As I write this, the news is all about the coronavirus. Cases have been reported in the UK and Ireland and — at the time of writing — four deaths from the virus have been recorded in the UK.
Fortunately there’s plenty of advice available on how best to keep ourselves safe and we all ought to take every reasonable precaution to avoid infection.
However, the news of the coronavirus is one more sign to the world that our present life is full of troubles, trials and sorrow and that perfect happiness will not be obtained until the resurrection.
John Calvin, the reformer, wrote a great deal about our present suffering. In his booklet, A Little Book on the Christian Life (which is really an extract from his most famous work, Institutes of the Christian Religion), he wrote the following:
In whatever trouble comes to us, we should always set out eyes on God’s purpose to train us to think little of this present life and inspire us to think more about the future life. For God knows well that we are greatly inclined to love this world by natural instinct. Thus, he uses the best means to draw us back and shake us from our slumber, so that we don’t become entirely stuck in the mire of our love for this world.
When Calvin refers to ‘the best means to draw us back and shake us from our slumber’, he’s referring to the troubles of this life. Calvin refers to ‘wars, uprisings, robberies, and other injuries’ including poverty, bereavement, marriage and family troubles. We might also add the coronavirus to his list. God permits us to suffer these things so that we will wake up from our slumber and yearn more and more for the new and better life to come, which he promises to all who trust in his Son.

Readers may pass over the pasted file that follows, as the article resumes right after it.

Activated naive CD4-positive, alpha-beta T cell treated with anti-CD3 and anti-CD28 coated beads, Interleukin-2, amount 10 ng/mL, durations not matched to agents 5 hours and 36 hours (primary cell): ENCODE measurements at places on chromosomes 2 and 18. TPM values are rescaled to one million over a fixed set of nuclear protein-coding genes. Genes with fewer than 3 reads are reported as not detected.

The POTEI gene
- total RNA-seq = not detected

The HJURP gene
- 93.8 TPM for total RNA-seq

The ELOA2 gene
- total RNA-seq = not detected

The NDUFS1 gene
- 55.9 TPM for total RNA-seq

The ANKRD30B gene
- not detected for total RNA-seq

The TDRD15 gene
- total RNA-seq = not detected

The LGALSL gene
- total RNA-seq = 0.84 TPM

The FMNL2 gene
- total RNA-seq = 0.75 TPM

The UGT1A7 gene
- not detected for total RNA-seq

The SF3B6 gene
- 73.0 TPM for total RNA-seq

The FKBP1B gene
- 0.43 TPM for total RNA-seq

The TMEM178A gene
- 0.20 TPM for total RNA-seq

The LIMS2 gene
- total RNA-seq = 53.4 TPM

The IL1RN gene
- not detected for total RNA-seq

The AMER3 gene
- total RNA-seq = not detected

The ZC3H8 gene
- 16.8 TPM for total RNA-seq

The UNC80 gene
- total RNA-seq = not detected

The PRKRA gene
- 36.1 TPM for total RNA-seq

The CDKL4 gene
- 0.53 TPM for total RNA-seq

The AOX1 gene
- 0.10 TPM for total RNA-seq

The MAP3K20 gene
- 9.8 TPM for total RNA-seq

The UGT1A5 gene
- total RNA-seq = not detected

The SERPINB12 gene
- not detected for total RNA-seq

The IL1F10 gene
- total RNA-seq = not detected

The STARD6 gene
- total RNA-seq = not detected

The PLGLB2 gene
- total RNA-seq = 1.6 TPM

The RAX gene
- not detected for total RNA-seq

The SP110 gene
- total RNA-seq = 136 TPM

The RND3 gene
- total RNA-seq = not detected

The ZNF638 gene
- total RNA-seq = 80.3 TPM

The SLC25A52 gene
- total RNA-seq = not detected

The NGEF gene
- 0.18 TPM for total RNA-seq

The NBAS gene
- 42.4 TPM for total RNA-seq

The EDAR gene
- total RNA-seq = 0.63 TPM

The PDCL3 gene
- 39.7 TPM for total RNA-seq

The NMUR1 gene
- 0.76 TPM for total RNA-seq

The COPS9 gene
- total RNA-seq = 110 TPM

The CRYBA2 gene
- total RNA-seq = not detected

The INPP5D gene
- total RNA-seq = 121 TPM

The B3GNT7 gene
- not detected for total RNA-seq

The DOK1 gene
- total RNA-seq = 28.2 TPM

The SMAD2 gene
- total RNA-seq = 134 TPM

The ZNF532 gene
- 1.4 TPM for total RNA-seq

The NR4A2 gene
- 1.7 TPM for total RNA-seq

Calvin is careful to say that we must not hate this present life or seek to end our life. Neither should we be ungrateful to God. Even in this troubled life, God surrounds us with his blessings and he fills our life with good things to enjoy. Calvin wrote:
Before he openly presents to us our inheritance of eternal glory, God desires to declare himself our Father through smaller proofs. Such proofs are the good gifts he daily bestows on us.
Therefore, we ought to give thanks to God for the good gifts he sends us every day. Among those good gifts, we can include the fellowship we enjoy as members of Immanuel and the comfort we receive from our fellow believers. But even as we give thanks to God for his gifts, we ought to remember and believe that true happiness and perfect peace and rest will always elude us in this life and will only be found in the presence of God in the life to come. And while we wait for it, we should continue to meet together, ‘encouraging one another, and all the more as you see the Day drawing near’ (Hebrews 10:25).